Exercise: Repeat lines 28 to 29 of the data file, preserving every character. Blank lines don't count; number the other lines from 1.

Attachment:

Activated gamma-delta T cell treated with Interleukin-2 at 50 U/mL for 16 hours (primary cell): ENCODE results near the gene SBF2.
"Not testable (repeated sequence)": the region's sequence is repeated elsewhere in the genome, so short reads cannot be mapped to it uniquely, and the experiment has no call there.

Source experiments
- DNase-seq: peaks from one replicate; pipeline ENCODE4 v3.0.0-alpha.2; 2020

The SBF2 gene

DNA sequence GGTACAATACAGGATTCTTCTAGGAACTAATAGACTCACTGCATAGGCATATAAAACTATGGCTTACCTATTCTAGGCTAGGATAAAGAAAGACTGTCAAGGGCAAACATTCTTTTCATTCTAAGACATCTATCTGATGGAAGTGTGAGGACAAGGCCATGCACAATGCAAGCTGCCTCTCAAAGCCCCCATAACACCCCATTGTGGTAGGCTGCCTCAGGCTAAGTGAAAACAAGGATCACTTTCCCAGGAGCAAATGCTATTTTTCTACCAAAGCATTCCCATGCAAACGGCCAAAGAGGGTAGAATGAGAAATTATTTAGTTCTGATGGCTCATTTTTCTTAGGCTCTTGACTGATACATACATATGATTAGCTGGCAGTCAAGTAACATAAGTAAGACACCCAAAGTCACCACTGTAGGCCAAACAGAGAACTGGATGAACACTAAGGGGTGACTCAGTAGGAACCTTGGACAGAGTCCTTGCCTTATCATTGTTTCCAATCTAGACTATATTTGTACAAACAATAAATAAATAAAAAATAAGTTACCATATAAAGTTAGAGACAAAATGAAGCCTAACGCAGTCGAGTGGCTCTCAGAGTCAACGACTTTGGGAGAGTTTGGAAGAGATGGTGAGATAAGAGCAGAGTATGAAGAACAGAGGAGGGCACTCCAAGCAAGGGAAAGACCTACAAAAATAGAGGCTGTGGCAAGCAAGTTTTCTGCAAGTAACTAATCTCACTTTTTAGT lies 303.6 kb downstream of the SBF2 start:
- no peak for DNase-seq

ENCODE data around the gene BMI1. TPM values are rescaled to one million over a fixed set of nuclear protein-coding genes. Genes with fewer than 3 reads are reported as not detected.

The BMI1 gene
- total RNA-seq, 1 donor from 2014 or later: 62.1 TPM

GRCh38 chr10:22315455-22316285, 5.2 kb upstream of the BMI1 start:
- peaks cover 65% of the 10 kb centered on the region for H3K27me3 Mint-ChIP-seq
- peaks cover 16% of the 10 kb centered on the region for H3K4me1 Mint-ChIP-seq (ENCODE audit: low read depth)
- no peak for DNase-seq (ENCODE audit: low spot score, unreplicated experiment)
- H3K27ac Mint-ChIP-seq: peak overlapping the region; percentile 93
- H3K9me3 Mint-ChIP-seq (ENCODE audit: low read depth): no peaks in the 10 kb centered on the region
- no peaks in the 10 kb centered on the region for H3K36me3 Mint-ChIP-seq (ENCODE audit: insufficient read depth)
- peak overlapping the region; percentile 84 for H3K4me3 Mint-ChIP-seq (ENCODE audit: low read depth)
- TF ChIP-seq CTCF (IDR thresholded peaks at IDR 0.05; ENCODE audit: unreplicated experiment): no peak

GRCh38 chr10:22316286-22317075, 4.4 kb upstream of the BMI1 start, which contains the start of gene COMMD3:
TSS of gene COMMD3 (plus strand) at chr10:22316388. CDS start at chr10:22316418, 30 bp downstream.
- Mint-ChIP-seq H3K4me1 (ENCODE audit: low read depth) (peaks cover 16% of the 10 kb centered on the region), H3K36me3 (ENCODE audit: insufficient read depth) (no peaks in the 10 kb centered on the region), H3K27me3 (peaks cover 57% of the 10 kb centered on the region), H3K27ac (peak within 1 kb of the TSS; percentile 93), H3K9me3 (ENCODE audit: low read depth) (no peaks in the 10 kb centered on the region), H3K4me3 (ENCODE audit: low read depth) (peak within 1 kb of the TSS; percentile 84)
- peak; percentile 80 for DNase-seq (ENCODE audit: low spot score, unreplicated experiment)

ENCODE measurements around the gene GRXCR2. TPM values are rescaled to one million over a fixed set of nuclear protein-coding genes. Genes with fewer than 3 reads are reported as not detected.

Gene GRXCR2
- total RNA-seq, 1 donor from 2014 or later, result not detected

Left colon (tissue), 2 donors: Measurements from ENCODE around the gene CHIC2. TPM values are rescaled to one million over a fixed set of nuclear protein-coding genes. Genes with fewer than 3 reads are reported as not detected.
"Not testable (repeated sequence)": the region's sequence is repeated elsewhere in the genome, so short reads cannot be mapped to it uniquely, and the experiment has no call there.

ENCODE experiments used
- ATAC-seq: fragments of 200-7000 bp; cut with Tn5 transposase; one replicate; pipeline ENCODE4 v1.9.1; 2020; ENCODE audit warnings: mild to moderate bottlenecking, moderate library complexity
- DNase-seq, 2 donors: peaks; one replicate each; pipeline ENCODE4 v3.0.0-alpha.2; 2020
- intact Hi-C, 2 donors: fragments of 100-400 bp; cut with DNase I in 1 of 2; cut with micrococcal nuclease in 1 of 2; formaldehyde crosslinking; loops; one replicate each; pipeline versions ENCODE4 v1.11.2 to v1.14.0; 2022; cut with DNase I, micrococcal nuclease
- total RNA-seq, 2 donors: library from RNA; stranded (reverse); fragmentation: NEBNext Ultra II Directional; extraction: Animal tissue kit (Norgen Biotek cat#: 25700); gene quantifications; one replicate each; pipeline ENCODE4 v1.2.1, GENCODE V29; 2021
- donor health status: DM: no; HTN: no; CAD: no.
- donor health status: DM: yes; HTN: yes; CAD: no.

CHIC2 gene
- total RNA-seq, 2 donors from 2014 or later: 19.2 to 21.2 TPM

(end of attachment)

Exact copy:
"Not testable (repeated sequence)": the region's sequence is repeated elsewhere in the genome, so short reads cannot be mapped to it uniquely, and the experiment has no call there.

ENCODE experiments used